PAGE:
The helpful dual zipper system is well-designed to optimize your personal temperature control. Feeling a little too hot? Simply slide one of the zippers up to get some ventilation near your legs. Or zip down near your torso– it’s your choice! The zipper is almost full length, stopping just above the footbox. We found this to be just fine, as we never had any reason to zip lower than that. Even if you zip the top down for ventilation, but don’t want the whole top to open up on you– simply use the included velcro strap to keep the neckline connected.
The zipper also has a draft tube running all the way along the inside of the zipper. This is great, because too many sleeping bags for camping neglect to insulate the zipper which lets chilly air seep in overnight. The Kelty, on the other hand, won’t allow anything to slip through the zipper, which has traditionally been a week point for other sleeping bags.
Finally, the zipper is surrounded by an anti-snag fabric, which will prevent the teeth from catching any of the polyester shell– which can be an infuriating experience. We’ve all had a jacket or sleeping bag catch the shell in the zipper, what a pain. Through all our testing, we were not able to make the Cosmic 20 shell get caught in the zipper.
The sleeping bag features four small loops inside the bag. These allow you to customize the bag with compatible Kelty travel liners or wicking liners (sold separately). If you need to beef up your bag’s insulation, or enhance it with extra moisture wicking, the Cosmic 20 can accommodate many different kinds of extra liners. These liners are easy to clip into the four internal loops, which is a great way to prevent the liners from shifting around as you sleep.
There are also four external sleeping pad security loops, which are useful to attach your sleeping bag to most sleeping pads underneath. Once again, this helps your rig stay put even as you roll around in your sleep.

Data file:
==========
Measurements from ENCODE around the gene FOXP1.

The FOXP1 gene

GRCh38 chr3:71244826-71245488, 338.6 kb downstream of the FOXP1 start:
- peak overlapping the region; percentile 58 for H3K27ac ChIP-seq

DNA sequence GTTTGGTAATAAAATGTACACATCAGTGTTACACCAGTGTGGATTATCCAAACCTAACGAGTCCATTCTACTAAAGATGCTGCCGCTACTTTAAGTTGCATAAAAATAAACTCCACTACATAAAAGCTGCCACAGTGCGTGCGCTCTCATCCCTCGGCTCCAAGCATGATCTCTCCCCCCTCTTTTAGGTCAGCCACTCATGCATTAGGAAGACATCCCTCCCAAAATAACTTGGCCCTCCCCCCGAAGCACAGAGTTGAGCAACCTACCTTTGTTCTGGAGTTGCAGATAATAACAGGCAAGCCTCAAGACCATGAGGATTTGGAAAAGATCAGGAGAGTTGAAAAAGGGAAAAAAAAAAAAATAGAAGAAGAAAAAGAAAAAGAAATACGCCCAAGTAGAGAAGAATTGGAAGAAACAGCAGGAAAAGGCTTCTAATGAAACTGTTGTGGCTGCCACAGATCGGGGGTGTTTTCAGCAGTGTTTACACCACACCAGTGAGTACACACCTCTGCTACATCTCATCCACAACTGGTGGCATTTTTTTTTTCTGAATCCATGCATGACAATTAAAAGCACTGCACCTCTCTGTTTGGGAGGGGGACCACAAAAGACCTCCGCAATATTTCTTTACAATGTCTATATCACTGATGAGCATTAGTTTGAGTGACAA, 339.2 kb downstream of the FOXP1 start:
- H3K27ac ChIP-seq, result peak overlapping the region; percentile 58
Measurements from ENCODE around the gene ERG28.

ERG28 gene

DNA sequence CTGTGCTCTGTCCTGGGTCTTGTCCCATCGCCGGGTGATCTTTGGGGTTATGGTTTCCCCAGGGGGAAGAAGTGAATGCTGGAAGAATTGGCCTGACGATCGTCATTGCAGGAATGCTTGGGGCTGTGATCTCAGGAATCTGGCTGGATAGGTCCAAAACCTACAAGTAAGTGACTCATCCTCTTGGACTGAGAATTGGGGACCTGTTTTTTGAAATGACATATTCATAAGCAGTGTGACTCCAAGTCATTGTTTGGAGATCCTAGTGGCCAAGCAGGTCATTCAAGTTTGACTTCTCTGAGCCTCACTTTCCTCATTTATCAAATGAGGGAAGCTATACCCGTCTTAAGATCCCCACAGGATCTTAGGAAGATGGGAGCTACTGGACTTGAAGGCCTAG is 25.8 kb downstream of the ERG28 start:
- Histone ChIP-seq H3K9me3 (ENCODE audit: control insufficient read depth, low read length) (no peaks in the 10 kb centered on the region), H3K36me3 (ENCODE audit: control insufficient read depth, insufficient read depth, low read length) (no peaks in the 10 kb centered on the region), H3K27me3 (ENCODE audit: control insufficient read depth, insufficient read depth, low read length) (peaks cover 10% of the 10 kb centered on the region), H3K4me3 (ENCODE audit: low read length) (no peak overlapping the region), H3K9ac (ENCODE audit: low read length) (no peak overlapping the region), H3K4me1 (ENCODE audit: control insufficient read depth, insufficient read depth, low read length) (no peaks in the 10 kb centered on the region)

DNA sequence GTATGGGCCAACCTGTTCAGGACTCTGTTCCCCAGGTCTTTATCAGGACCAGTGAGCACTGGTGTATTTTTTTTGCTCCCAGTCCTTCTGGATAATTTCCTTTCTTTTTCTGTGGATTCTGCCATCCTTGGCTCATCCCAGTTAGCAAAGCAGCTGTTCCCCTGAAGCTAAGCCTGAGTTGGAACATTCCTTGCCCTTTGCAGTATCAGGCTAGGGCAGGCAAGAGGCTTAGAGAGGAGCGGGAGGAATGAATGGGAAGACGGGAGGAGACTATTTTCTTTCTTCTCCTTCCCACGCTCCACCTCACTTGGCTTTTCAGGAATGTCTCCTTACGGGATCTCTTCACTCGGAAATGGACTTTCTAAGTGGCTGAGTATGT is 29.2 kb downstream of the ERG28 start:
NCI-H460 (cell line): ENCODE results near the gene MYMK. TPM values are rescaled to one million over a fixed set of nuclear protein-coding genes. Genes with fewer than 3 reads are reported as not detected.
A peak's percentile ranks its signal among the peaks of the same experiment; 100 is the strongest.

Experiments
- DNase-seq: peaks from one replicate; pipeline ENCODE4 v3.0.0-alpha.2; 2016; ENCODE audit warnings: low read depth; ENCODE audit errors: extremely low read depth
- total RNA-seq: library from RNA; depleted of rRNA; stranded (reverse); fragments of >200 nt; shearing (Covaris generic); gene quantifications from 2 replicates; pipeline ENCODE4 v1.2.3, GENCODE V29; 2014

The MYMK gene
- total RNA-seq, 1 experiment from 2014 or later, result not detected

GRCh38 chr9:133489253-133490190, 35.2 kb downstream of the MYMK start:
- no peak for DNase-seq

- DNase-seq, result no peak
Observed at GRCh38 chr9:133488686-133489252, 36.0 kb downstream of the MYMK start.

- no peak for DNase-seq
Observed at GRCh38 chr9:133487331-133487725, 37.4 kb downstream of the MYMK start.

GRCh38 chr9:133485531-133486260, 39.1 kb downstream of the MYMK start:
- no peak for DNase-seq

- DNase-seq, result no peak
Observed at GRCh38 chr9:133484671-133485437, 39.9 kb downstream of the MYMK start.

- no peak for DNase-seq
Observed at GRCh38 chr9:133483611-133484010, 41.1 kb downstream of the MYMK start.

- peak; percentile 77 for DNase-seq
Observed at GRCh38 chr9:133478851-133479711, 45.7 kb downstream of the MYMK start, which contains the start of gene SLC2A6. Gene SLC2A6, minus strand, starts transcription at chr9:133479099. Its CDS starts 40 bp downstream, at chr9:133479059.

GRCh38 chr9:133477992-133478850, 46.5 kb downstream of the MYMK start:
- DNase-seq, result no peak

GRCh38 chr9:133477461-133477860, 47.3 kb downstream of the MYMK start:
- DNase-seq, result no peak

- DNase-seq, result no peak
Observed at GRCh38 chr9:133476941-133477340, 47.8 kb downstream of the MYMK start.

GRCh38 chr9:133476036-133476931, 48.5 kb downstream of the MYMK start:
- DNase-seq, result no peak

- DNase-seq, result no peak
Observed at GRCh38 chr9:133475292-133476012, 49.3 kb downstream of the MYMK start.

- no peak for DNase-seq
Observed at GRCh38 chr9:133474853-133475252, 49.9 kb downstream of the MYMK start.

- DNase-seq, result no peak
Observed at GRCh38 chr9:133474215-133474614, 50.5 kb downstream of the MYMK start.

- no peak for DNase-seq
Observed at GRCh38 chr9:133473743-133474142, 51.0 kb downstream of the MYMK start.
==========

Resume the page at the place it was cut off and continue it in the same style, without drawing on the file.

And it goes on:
Lastly, there are two external hang loops at the base of the sleeping bag, which do exactly what it sounds like. They let you hang the sleeping bag up to dry or to air it out.
The sleeping bag is easy to roll up and stow away in the included stuff sack. The sack is made of the same shell material as the bag, which makes it very lightweight and compressible. The regular length sleeping bag is 8″ x 14″ when packed up, but could shrink further if you opt for a compression sack instead.
The Kelty Cosmic 20 Degree Sleeping Bag is available in three sizes:
- Short, which is 5′ 6″ long
- Regular, which is 6’0″ long
- Long, which is 6’6″ long
It is available in two color variations:
- Paradise Blue/Twilight (Men’s)
- Dahlia/Grape Juice (Women’s)
Last update on 2018-11-30 / Affiliate links / Images from Amazon Product Advertising API
Sleeping Bag FAQ
How do you wash a Kelty down sleeping bag?
It depends on how dirty your bag is. If your down sleeping bag just has some stains, it might only need a spot-treatment. This is preferable to a full wash whenever possible. Simply combine some normal dish or hand-soap with water to make a gentle cleaning solution. Use a toothbrush or cloth dipped in the solution to scrub the dirty spot of the sleeping bag shell or liner. Try to do this with the fabric pulled away from the insulation, so you don’t get the insulation wet (though it’s okay if it does get wet).
If the bag needs a full wash, and it might take months or even years to get to this point, then simply follow the Kelty Cosmic Down washing instructions. Kelty recommends that you do not dry clean the sleeping bag. They suggest washing in cold water with technical gear wash or mild soap. Do not use detergent. You can wash by hand or on a gentle machine cycle. Do not use a top-loaded washer, only use a front-loaded one.
Afterward, don’t twist or ring the bag dry. Handle the bag very gently when it’s soaked through, hang it on a line or use a standard dryer at the lowest heat. Every 10-20 minutes, manually puff up the sleeping bag with your hands to prevent the down from clumping. Make sure it is completely dry before you store it away.
What is Kelty DriDown?
DriDown is an improved form of traditional down, designed to be more water-resistant. It is combined with a special coating to give the down hydrophobic properties. This keeps the down dry, puffier, and warmer– especially in wet conditions like rain or snow.
What is a 20 degree sleeping bag?
A 20 degree bag is a sleeping bag that is officially rated to be comfortable for most people when the air temperature is as low as 20°F. This rating system rests on the assumption that the sleeper is using a sleeping pad coupled with the bag, which provides cushion and insulation from the cold ground. It also assumes that the user wears a layer of long underwear. As with all rating systems, the individual person’s experience will vary, so if you know yourself to get cold or hot easily, you may need to adjust your standards accordingly.
What size compression sack for a sleeping bag is best?
Compression sacks are typically categorized by volume– meaning the amount of stuff they can fit. For the Kelty Cosmic 20, and most 20 degree bags, we recommend a stuff sack that can hold 8-12 liters. If you need to keep things very small, go with 8-liters. Just know it will be more challenging to compress the bag to this size.